I returned to my study, but when I went downstairs to make myself some lunch, the same thing happened. And again after removing my glasses and putting them back on again, the pinpricks had gone. But I was left with a slightly uneasy feeling. In the afternoon, when I went downstairs to make a mug of tea, it happened again.
I said nothing to my wife when she arrived home that evening, and she did not see anything.
The next day around mid morning, when I was alone in the house, I saw the pinpricks again, and at lunchtime. After lunch I took the dog for a walk. We’d only gone a short distance along the lane when an elderly man came up to me, introducing himself as a neighbour in the hamlet. ‘You are Mr James, aren’t you?’ he asked.
‘Yes, I am,’ I replied.
‘You’ve just moved into the Manor?’
‘Two days ago.’
‘How are you getting on with your grey lady?’ he said, with a strange, quizzical look that immediately unsettled me.
‘What grey lady?’ I asked.
He then really spooked me. ‘I was the house sitter for the previous owners. In winter, they used the atrium as a ‘snug’ because, adjoining the kitchen, it was always warm from the Aga. Six years ago I was sitting in the snug, watching television, when a sinister looking woman, her face grey, and wearing a grey, silk crinoline dress, materialized out of the altar wall, swept across the room, gave me a malevolent stare, gave my face a flick with her dress, and vanished into the paneling behind me. I was out of there thirty seconds later, and went back in the morning to collect my things. Wild horses wouldn’t drag me back in there again!’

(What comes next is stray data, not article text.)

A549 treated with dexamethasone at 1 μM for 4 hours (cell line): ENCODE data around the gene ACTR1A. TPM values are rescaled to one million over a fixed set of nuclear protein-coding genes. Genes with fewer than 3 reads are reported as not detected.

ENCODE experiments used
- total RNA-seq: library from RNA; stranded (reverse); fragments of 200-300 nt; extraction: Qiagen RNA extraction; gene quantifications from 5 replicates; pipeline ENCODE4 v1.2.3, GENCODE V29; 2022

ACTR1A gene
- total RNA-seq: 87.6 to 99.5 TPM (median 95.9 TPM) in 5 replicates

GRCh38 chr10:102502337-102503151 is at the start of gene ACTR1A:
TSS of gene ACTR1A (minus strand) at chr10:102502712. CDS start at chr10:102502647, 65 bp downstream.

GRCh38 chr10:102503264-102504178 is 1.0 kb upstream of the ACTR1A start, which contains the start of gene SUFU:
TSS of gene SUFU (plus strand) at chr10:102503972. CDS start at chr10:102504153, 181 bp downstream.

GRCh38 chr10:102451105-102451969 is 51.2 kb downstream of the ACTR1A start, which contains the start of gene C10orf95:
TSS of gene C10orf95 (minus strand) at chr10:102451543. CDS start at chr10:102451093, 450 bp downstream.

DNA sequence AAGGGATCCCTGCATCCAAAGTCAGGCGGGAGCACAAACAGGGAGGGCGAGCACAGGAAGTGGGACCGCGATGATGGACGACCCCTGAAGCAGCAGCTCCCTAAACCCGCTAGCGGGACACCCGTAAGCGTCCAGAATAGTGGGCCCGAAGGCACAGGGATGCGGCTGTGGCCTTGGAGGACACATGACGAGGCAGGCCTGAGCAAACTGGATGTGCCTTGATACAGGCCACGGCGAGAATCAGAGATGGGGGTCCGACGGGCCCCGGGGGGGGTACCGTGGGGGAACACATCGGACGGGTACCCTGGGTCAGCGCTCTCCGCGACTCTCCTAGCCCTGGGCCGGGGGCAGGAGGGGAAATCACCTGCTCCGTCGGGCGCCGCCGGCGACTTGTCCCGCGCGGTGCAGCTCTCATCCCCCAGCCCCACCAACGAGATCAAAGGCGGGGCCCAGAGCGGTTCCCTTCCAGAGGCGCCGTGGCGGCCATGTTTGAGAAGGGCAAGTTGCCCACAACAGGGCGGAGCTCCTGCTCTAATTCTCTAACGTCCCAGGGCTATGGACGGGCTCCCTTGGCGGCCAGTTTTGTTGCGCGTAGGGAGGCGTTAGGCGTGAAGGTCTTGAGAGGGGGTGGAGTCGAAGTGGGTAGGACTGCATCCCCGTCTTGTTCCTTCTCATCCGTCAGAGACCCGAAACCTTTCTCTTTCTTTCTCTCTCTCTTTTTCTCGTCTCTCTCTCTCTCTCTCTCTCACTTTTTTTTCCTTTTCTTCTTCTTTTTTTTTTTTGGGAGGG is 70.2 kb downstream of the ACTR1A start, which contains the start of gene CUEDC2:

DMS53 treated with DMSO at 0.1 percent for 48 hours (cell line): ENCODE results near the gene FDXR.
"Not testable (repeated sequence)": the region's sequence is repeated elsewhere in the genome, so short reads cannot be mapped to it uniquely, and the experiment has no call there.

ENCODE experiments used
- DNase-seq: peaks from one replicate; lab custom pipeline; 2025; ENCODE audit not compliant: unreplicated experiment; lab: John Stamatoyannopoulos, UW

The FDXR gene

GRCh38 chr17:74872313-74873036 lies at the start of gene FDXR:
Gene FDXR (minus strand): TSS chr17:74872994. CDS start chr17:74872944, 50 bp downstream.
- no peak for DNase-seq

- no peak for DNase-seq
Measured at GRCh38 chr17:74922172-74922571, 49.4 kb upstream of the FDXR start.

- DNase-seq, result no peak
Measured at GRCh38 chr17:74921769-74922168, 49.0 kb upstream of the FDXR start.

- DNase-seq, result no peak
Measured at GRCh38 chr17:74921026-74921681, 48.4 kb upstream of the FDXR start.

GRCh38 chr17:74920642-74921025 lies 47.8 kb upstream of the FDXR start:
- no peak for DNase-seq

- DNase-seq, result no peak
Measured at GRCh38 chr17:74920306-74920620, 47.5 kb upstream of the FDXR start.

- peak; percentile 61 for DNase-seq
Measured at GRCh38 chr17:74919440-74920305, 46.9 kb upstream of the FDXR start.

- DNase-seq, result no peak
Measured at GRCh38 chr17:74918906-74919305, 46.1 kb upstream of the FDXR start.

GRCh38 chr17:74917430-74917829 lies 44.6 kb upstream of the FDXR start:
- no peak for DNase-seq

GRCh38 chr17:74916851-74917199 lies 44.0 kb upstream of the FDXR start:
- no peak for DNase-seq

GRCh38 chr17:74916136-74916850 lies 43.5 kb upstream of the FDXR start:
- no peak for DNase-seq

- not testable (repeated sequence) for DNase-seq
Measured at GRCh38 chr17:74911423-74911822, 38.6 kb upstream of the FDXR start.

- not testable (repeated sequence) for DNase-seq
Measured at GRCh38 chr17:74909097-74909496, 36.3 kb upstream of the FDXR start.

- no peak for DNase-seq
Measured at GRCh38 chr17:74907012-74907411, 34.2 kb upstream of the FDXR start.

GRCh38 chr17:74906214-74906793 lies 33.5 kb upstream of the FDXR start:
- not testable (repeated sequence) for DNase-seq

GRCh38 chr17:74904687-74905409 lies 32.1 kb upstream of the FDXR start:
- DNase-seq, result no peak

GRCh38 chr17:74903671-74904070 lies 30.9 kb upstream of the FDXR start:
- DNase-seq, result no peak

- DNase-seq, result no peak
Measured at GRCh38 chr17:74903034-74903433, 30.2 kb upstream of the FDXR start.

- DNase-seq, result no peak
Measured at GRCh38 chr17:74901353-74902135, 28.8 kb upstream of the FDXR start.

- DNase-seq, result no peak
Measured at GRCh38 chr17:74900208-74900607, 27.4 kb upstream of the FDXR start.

I was struck both by the sincerity of the man, and his genuine fear, which I could see in his eyes as he told me the story. It truly made the hairs on the back of my neck rise.
I returned to the house after our walk, feeling very uncomfortable. I even wimped out of going through the atrium into the kitchen to make my afternoon cuppa! But when my wife came home in the evening, I said nothing – I suppose I did not want to believe it myself, and she was still extremely nervous about living in such an isolated house.